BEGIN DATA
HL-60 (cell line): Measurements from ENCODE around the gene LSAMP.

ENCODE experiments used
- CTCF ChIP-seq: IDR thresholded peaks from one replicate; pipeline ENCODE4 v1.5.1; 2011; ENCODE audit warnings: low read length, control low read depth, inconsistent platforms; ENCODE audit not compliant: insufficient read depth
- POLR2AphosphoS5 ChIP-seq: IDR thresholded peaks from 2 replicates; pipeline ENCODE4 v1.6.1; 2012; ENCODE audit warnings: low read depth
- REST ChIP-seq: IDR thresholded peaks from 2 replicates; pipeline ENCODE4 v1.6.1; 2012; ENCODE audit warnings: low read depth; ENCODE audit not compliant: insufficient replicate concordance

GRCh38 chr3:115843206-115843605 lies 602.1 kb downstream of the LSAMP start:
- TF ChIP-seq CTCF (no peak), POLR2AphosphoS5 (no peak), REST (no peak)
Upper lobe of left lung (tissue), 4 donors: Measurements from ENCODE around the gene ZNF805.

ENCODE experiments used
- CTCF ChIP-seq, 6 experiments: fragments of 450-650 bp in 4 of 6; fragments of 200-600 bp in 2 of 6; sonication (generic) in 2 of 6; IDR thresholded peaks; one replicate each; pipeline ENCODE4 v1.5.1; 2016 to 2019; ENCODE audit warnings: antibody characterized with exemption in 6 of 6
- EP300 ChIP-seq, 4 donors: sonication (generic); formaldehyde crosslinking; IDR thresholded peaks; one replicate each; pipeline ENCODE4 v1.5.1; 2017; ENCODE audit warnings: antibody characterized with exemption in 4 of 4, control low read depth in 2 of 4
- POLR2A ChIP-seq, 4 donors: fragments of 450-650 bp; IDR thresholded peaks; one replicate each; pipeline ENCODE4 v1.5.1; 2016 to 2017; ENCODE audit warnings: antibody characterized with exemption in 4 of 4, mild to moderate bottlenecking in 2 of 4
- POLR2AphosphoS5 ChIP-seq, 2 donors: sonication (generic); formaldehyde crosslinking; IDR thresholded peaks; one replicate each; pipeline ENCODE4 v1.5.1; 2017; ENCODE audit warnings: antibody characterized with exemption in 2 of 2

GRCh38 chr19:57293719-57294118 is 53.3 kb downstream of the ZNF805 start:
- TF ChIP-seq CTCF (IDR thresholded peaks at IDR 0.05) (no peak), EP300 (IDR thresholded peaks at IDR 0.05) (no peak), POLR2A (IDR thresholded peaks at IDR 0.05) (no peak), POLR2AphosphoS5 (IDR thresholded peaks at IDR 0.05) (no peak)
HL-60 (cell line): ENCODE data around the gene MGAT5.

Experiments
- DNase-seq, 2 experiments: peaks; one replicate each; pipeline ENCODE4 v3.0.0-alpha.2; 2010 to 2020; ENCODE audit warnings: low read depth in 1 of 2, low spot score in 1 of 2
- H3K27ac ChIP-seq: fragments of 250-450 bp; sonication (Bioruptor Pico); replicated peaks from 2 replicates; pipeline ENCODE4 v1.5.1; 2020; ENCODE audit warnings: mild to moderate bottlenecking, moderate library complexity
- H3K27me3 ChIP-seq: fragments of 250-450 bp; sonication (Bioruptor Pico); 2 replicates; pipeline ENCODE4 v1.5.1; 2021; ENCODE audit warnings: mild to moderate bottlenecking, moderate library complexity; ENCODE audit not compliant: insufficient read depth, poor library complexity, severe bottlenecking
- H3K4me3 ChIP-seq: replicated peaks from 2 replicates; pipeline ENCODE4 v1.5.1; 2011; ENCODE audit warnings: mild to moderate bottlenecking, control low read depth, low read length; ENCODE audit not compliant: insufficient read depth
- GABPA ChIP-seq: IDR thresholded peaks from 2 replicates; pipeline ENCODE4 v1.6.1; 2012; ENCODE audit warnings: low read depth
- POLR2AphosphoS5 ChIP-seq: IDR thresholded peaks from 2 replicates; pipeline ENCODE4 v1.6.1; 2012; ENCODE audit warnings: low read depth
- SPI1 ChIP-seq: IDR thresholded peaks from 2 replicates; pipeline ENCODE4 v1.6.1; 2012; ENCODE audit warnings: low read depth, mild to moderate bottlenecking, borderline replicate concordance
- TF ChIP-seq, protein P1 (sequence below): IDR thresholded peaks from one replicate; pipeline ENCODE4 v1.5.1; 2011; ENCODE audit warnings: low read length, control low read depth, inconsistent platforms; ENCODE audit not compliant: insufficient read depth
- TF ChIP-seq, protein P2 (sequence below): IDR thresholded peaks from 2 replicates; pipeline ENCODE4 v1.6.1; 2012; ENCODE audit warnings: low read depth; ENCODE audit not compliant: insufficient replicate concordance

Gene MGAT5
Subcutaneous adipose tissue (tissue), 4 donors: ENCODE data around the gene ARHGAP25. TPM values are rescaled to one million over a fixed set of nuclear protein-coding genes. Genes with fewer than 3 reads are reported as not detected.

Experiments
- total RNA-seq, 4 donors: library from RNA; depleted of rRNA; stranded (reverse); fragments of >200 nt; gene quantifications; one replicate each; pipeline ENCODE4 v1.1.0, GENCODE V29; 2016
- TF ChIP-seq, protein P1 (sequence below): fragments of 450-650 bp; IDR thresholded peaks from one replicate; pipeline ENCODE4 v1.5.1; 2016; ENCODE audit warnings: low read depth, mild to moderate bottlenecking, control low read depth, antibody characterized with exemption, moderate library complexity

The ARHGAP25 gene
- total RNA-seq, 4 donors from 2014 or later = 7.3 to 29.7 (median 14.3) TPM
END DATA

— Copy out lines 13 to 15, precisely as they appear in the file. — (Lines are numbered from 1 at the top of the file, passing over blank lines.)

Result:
- POLR2AphosphoS5 ChIP-seq, 2 donors: sonication (generic); formaldehyde crosslinking; IDR thresholded peaks; one replicate each; pipeline ENCODE4 v1.5.1; 2017; ENCODE audit warnings: antibody characterized with exemption in 2 of 2

GRCh38 chr19:57293719-57294118 is 53.3 kb downstream of the ZNF805 start:
- TF ChIP-seq CTCF (IDR thresholded peaks at IDR 0.05) (no peak), EP300 (IDR thresholded peaks at IDR 0.05) (no peak), POLR2A (IDR thresholded peaks at IDR 0.05) (no peak), POLR2AphosphoS5 (IDR thresholded peaks at IDR 0.05) (no peak)